Everything people buy or use was once an idea in the head of a product design engineer. These professionals work for organizations to design new products that customers will want to purchase. Artistic individuals who know how to solve problems with a creative touch often excel in this profession.
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Product design engineers, also known as industrial designers, combine their knowledge of design, engineering, and manufacturing processes to create functional products. They may conduct tests in order to determine whether their products meet all requirements, then document the results. Product design engineers must often meet with members of various departments within their companies in order to review prototypes or discuss required design modifications. The majority of entry-level positions require applicants to hold bachelor's degrees in fields related to engineering, architecture, or industrial design. Creative problem solvers who enjoy designing useful items may do very well at this career.
|Required Education||Bachelor's degree|
|Skills Requirements||Artistic; familiar with computer aided drafting and design (CADD) software programs; strong grasp of mechanical engineering concepts; able to collaborate on ideas with team members.|
|Projected Job Growth (2014-2024)||2%* (for industrial designers)|
|Median Annual Salary (2016)||$66,055**|
Source: *U.S. Bureau of Labor Statistics,**PayScale.com.
It is important that product design engineers be familiar with, and adhere to, their company's product standards and specifications, so that they may design quality products that represent the company brand. They must also keep trends and the needs of consumers in mind when designing products. Product design engineers may also be responsible for making improvements or updates to existing design and development standards. Professionals may also need to understand how their decisions affect product cost, performance, and quality.
Job Outlook and Salary
For the decade between 2014 and 2024, the U.S. Bureau of Labor Statistics (BLS) predicted a rather slow rate of growth of only 2% for industrial designer positions. Professionals who design products for certain industries, such as those designing medical equipment or other high-precision tools, may experience better job opportunities during this decade, per the BLS. According to PayScale.com, product design engineers earned a median annual salary of $66,055 as of October 2016. The annual salary range as reported by this source during 2016 was $52,450 - $100,743.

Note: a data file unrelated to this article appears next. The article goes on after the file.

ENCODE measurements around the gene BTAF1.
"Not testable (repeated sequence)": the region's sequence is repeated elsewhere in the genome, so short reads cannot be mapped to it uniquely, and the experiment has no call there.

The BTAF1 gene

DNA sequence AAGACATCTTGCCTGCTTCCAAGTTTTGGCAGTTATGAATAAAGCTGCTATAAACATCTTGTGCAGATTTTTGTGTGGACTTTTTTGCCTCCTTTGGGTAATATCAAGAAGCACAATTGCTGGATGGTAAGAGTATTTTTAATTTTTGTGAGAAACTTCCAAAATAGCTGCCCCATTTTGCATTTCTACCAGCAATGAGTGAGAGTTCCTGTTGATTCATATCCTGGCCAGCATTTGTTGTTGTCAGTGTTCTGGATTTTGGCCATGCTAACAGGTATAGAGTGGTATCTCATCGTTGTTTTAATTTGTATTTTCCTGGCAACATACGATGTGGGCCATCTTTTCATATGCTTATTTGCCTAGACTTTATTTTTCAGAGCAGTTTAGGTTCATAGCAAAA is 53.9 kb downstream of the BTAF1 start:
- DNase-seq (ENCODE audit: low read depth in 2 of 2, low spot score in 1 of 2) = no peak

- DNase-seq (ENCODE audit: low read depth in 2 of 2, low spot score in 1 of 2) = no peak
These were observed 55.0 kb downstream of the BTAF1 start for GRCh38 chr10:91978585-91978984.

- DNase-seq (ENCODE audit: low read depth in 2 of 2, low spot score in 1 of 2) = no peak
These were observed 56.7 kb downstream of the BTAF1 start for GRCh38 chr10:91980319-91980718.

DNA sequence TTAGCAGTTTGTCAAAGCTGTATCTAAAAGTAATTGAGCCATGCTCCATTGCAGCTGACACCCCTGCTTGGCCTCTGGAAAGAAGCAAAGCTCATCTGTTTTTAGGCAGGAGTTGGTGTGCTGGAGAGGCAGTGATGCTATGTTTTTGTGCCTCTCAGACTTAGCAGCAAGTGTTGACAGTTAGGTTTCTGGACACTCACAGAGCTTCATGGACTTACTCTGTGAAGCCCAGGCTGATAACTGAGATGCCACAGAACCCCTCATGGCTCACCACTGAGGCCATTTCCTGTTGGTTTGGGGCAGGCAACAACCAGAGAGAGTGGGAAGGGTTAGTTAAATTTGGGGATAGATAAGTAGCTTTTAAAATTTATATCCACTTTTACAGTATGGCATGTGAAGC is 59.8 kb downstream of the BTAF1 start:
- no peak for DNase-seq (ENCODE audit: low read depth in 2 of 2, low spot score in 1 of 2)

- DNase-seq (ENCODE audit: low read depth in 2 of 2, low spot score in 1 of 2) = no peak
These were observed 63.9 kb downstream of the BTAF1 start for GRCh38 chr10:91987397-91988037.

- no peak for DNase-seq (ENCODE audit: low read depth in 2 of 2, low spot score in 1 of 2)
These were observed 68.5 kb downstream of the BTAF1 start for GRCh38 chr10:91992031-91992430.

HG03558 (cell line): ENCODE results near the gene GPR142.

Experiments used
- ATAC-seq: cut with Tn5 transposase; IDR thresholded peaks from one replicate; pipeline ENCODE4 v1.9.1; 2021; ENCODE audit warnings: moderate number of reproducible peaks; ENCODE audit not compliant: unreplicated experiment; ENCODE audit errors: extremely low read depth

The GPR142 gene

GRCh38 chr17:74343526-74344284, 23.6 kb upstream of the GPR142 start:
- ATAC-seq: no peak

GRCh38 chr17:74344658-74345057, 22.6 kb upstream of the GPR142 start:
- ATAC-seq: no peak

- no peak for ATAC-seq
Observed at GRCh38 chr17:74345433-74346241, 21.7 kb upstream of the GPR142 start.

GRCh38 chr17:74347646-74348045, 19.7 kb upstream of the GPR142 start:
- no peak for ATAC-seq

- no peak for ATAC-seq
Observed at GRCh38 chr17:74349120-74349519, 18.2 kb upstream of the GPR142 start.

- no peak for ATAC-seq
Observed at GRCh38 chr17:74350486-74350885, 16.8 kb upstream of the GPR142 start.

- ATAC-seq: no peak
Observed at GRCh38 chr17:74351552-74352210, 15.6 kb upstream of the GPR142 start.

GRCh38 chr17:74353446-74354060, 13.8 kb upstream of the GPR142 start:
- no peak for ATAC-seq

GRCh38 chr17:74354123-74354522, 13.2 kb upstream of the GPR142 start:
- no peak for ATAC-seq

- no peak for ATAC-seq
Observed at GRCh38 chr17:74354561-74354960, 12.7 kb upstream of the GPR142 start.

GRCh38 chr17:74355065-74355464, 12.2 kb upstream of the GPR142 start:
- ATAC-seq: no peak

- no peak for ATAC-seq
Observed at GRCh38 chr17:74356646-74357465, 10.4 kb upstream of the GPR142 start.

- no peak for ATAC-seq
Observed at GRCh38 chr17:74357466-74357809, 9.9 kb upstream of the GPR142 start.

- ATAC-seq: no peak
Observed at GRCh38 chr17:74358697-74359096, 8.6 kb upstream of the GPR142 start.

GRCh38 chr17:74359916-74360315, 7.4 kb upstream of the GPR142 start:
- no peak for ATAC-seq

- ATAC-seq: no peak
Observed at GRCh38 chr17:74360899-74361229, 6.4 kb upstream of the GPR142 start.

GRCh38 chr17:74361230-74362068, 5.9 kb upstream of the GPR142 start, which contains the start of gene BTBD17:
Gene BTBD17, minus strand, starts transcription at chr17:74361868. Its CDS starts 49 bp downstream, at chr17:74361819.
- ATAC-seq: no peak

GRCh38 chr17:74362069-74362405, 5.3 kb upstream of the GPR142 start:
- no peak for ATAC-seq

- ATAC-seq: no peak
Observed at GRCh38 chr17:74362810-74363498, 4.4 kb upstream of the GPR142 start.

Education and Training Requirements
The usual minimum education requirement for product design engineers is a bachelor's degree. Majors that could prepare a person for a career as a product design engineer are product design and manufacturing engineering, mechanical engineering, and product design engineering technology. Students enrolled in bachelor's degree programs geared specifically toward careers in product design engineering typically take courses in thermodynamics, machine design, manufacturing processes, statistics, and computer-aided design. Seniors may be required to complete a product design-engineering project, in which they investigate design problems in engineering.
Most employers require that job candidates be familiar with the type of product that they wish to work with. For example, those applying to information technology companies should be familiar with computers, while those applying to automotive manufacturers should be familiar with cars. In general, employers require a few years of related work experience. Since product design engineers often use computers to create designs and reports, they should be proficient in certain software applications, such as AutoCAD, Microsoft Office, and Adobe Acrobat.
Product design engineers work for organizations to create and build new products, so they need to understand the company's mission, customer needs, and production costs. Per the BLS, the rate of job growth for industrial designers, including product design engineers, will be slow during the 2014-2024 decade at only 2%. The majority of employers prefer candidates who have bachelor's degrees in fields like engineering or manufacturing, and some employers prefer candidates to have training or job experience within specific industries, such as the automotive industry or information technology.